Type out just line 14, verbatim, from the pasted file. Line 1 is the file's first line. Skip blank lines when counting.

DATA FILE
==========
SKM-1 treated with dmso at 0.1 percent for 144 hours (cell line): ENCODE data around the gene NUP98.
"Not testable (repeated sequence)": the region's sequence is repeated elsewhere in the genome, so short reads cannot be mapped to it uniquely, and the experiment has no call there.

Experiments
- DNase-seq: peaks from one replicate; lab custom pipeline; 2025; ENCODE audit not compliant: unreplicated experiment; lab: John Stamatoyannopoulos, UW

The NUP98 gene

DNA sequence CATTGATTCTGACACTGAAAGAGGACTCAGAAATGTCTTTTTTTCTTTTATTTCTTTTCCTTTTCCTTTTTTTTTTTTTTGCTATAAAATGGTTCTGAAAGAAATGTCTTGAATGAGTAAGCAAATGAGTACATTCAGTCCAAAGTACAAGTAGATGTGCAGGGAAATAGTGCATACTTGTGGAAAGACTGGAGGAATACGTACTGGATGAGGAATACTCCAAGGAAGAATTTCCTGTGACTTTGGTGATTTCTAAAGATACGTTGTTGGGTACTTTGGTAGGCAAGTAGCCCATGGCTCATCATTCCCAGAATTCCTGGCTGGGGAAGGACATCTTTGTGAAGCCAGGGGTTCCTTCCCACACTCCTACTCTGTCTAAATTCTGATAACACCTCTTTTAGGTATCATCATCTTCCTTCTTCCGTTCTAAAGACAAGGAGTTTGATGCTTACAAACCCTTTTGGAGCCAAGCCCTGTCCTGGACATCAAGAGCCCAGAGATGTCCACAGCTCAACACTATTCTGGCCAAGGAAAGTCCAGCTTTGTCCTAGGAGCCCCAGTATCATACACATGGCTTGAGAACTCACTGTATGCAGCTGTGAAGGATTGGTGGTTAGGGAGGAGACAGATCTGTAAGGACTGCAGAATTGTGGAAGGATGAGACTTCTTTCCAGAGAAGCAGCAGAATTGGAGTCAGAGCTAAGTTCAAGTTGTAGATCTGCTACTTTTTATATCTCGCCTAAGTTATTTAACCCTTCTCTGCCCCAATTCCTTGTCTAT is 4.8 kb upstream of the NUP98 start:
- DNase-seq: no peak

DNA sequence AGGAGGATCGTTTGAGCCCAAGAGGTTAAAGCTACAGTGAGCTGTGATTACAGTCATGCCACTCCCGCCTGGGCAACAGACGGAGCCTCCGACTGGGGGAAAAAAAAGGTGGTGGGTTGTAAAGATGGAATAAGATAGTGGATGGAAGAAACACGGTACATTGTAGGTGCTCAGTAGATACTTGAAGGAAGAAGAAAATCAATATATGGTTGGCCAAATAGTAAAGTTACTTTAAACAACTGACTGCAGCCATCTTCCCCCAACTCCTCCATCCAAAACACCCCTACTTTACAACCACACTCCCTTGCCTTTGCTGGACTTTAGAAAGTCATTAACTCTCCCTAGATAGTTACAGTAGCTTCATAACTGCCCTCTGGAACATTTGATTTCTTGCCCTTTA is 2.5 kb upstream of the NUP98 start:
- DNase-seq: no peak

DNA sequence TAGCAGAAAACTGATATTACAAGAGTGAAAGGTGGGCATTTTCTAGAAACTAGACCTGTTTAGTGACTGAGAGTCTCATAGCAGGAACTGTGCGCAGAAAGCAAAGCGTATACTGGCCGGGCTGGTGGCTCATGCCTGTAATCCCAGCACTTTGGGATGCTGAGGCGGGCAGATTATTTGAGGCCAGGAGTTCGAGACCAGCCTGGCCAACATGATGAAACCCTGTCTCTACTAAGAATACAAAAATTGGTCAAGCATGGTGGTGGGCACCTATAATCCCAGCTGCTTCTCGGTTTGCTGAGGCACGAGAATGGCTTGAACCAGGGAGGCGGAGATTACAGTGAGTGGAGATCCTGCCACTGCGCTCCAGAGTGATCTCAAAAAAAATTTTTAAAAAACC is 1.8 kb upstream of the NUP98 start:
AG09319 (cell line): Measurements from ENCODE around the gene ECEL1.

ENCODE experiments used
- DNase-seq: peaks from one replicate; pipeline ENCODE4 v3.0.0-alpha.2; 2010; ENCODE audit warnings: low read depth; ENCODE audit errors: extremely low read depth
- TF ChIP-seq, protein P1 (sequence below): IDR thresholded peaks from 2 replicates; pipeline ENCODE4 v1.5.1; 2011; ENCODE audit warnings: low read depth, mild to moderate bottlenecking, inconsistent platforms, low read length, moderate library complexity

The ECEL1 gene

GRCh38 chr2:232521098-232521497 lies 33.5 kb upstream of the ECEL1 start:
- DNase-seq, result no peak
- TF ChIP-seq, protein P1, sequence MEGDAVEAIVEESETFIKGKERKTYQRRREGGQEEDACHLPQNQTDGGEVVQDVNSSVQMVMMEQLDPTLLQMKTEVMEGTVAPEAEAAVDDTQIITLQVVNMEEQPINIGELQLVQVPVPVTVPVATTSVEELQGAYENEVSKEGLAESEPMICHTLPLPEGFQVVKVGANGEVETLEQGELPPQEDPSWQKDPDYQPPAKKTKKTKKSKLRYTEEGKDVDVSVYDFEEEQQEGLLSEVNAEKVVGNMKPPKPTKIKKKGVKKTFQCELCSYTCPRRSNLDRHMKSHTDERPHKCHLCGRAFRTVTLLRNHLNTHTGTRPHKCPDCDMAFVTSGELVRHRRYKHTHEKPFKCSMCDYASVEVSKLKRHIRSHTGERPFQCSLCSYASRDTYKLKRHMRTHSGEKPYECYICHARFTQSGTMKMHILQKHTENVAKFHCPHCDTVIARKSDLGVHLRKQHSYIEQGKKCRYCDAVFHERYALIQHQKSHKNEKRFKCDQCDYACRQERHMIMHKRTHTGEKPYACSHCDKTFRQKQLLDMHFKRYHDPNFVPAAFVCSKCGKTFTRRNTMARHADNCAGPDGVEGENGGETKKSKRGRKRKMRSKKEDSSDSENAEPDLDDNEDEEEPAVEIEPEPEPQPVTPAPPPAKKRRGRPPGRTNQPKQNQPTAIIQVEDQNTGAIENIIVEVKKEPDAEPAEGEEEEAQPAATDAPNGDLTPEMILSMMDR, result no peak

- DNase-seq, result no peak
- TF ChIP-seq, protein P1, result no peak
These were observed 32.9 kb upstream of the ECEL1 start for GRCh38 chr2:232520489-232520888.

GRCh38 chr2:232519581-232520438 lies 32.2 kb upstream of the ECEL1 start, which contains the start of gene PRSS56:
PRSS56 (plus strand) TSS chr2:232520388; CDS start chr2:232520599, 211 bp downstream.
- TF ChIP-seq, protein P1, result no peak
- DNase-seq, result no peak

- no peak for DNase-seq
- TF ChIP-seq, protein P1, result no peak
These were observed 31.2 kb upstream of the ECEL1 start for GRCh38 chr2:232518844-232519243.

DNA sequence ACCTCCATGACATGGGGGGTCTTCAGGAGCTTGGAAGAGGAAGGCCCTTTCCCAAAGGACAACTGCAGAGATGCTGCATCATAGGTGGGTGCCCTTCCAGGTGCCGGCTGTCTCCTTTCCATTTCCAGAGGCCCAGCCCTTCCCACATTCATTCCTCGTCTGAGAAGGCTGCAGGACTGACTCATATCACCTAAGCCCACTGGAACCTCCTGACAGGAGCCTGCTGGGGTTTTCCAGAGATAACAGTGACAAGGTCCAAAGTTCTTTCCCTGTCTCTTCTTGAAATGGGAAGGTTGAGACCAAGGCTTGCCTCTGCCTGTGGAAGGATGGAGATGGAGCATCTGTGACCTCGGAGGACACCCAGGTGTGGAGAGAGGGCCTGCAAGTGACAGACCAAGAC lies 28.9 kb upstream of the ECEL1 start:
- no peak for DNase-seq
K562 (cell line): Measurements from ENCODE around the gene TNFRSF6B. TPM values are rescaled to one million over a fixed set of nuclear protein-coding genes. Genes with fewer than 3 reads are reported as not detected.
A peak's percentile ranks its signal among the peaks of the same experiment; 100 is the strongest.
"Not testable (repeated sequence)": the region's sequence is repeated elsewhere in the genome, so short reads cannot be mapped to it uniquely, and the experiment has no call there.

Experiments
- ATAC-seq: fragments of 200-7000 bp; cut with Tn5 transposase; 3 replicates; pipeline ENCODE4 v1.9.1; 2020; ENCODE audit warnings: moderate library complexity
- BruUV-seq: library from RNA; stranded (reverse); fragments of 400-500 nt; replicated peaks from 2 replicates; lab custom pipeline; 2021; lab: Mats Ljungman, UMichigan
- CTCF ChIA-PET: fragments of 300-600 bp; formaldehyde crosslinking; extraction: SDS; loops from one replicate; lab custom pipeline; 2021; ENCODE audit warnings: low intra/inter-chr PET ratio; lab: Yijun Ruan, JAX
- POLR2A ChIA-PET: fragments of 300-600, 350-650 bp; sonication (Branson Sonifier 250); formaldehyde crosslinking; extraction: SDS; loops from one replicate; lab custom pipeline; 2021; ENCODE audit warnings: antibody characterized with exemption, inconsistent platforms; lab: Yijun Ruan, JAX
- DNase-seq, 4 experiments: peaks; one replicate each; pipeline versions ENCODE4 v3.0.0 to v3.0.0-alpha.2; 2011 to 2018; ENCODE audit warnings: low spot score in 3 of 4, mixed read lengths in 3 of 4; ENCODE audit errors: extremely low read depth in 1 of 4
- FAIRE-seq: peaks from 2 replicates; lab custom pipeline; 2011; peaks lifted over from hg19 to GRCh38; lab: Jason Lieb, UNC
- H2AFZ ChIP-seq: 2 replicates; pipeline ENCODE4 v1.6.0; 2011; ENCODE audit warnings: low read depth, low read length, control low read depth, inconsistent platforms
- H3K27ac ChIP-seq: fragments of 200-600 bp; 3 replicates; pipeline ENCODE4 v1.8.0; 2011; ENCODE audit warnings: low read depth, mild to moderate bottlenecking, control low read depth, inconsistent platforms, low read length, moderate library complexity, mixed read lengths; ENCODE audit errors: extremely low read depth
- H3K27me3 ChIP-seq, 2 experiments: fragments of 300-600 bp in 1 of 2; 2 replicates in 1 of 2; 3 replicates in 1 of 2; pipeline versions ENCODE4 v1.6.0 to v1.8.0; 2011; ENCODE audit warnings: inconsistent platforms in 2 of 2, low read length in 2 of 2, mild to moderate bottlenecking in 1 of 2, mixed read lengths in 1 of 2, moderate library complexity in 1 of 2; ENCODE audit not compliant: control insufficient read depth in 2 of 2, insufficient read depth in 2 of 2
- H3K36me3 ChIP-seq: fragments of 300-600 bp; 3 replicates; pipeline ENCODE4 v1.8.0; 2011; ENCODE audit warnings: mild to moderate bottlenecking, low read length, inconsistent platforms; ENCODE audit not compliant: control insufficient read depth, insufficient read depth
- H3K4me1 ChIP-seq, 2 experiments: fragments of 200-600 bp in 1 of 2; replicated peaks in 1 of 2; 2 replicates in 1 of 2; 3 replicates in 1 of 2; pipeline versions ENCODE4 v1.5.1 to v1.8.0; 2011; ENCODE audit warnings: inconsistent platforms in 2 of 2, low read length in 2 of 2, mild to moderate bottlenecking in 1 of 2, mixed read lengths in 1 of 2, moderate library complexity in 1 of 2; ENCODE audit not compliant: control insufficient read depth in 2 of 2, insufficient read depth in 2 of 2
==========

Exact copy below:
- TF ChIP-seq, protein P1 (sequence below): IDR thresholded peaks from 2 replicates; pipeline ENCODE4 v1.5.1; 2011; ENCODE audit warnings: low read depth, mild to moderate bottlenecking, inconsistent platforms, low read length, moderate library complexity